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In the course of time the fair-bosomed Yashodhara bore to the son of Shuddhodana a son, who was named Rahula. It must be remembered that all the Bodhisattvas, those beings of quite incomparable spirit, must first of all know the taste of the pleasures which the senses can give. Only then, after a son has been born to them, do they depart to the forest.

Through the accumulated effects of his past deeds the Bodhisattva possessed in himself the root cause of enlightenment, but he could reach it only after first enjoying the pleasures of the senses. The awakening In the course of time the women told him how much they loved the groves near the city, and how delightful they were.

So, feeling like an elephant locked up inside a house, he set his heart on making a journey outside the palace. The king heard of the plans of his dearly beloved son, and arranged a pleasure excursion which would be worthy of his own affection and royal dignity, as well as of his son's youth. But he gave orders that all the common folk with any kind of affliction should be kept away from the royal road, because he feared that they might agitate the prince's sensitive mind. Very gently all cripples were driven away, and all those who were crazy, aged, ailing, and the like, and also all wretched beggars.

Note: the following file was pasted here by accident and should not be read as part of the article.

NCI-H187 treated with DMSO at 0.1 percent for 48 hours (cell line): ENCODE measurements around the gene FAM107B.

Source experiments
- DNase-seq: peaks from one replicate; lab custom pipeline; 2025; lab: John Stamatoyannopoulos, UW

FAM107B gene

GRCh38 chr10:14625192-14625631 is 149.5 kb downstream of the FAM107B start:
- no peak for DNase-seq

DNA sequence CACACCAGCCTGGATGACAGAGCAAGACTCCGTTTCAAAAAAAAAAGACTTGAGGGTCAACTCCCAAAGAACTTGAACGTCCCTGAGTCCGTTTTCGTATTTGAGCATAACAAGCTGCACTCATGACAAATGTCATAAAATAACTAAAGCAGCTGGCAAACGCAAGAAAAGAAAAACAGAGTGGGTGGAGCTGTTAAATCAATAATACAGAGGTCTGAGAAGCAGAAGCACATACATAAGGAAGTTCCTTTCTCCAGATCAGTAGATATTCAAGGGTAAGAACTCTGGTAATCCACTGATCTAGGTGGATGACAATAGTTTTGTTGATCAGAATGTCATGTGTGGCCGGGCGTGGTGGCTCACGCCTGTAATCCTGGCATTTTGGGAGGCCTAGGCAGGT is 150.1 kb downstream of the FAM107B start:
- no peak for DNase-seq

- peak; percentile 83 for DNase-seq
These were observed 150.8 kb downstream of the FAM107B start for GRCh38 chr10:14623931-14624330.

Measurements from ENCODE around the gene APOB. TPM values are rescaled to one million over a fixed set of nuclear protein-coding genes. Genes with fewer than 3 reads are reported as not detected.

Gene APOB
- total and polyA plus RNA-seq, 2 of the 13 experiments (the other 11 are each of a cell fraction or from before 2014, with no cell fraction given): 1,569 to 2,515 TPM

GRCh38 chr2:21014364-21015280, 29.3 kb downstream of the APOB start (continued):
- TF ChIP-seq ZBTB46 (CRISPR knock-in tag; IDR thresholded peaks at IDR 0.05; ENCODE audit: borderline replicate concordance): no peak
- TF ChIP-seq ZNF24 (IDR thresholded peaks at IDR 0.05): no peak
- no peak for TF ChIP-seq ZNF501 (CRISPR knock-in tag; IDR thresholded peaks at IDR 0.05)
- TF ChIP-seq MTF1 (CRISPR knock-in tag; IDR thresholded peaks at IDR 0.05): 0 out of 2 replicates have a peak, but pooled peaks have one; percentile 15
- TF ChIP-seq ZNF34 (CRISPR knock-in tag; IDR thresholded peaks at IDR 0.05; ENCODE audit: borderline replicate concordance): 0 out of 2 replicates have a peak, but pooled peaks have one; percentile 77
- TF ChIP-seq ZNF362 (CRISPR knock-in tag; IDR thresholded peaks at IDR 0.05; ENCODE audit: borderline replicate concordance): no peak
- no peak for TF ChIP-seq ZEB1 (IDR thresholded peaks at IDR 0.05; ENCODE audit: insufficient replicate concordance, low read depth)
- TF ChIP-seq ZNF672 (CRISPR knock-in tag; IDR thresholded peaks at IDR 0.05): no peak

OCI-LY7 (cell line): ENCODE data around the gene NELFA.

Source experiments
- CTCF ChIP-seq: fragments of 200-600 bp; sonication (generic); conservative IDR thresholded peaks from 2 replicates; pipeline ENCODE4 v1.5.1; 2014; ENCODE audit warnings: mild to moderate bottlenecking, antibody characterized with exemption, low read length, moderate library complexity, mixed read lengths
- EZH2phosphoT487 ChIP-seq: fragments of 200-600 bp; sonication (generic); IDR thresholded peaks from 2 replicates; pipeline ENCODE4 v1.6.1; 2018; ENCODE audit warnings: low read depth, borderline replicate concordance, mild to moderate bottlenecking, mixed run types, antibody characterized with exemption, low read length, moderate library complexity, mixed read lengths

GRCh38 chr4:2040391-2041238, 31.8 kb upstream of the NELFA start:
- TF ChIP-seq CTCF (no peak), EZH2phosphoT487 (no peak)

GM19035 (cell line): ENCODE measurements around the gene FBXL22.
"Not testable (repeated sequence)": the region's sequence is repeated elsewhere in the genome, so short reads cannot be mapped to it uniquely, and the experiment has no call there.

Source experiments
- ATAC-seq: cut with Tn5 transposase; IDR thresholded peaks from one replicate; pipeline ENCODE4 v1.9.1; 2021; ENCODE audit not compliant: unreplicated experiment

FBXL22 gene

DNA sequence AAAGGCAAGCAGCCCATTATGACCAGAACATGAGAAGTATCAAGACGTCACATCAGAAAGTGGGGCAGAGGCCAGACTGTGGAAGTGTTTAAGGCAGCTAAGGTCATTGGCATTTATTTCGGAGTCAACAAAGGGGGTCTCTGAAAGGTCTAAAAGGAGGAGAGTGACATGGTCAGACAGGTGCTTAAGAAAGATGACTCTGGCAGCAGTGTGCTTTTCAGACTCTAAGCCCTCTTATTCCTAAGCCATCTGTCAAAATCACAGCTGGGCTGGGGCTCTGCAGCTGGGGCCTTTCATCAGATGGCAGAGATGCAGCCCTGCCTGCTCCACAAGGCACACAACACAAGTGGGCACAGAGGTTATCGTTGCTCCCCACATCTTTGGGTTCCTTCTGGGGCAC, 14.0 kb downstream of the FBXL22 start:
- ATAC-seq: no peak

So the royal highway became supremely magnificent. The citizens jubilantly acclaimed the prince. But the Gods of the Pure Abode, when they saw that everyone was happy as if in Paradise, conjured up the illusion of an old man, so as to induce the king's son to leave his home. The prince's charioteer explained to him the meaning of old age. The prince reacted to this news like a bull when a lightning-flash crashes down near him.